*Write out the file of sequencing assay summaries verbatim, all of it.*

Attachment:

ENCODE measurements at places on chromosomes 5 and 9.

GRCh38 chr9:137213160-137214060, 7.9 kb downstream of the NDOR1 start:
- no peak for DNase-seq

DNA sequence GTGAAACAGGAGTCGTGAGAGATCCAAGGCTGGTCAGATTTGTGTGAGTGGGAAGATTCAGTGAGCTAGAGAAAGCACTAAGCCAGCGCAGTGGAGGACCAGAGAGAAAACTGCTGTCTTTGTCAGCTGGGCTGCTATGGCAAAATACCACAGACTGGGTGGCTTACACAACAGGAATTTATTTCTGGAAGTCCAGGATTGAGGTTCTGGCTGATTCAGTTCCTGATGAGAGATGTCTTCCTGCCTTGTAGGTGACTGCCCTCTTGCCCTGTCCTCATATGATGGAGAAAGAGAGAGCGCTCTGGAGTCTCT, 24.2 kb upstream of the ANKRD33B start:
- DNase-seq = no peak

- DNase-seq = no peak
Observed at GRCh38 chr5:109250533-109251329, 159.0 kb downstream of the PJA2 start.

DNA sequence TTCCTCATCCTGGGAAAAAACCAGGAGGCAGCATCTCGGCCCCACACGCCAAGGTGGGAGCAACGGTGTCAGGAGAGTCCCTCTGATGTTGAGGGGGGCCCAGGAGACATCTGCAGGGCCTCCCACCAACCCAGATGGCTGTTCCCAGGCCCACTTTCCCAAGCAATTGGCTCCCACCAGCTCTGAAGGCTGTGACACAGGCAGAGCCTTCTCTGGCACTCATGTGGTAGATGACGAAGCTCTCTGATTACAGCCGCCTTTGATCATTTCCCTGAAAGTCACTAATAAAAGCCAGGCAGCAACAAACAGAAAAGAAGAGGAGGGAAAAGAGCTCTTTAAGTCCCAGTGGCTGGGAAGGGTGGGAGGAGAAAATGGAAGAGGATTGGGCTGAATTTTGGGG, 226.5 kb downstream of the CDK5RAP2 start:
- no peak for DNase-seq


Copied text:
ENCODE measurements at places on chromosomes 5 and 9.

GRCh38 chr9:137213160-137214060, 7.9 kb downstream of the NDOR1 start:
- no peak for DNase-seq

DNA sequence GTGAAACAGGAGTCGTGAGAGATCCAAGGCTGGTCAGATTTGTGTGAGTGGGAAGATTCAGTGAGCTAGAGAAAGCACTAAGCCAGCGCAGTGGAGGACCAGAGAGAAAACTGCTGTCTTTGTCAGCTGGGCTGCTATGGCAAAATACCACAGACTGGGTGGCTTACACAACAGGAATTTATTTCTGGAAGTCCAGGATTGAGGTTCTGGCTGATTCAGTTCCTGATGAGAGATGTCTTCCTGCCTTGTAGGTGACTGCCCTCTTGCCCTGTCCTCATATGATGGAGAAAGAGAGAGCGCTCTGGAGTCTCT, 24.2 kb upstream of the ANKRD33B start:
- DNase-seq = no peak

- DNase-seq = no peak
Observed at GRCh38 chr5:109250533-109251329, 159.0 kb downstream of the PJA2 start.

DNA sequence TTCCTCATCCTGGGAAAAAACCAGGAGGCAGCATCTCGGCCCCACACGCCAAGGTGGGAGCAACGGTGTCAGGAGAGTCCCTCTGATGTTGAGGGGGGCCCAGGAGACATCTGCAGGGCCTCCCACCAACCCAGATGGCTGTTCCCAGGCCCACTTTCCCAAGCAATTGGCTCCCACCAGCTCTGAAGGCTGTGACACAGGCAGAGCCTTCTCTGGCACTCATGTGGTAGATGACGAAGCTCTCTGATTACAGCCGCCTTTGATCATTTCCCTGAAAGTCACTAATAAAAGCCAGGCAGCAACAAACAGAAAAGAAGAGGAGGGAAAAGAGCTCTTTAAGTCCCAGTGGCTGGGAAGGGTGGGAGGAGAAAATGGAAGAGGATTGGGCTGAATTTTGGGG, 226.5 kb downstream of the CDK5RAP2 start:
- no peak for DNase-seq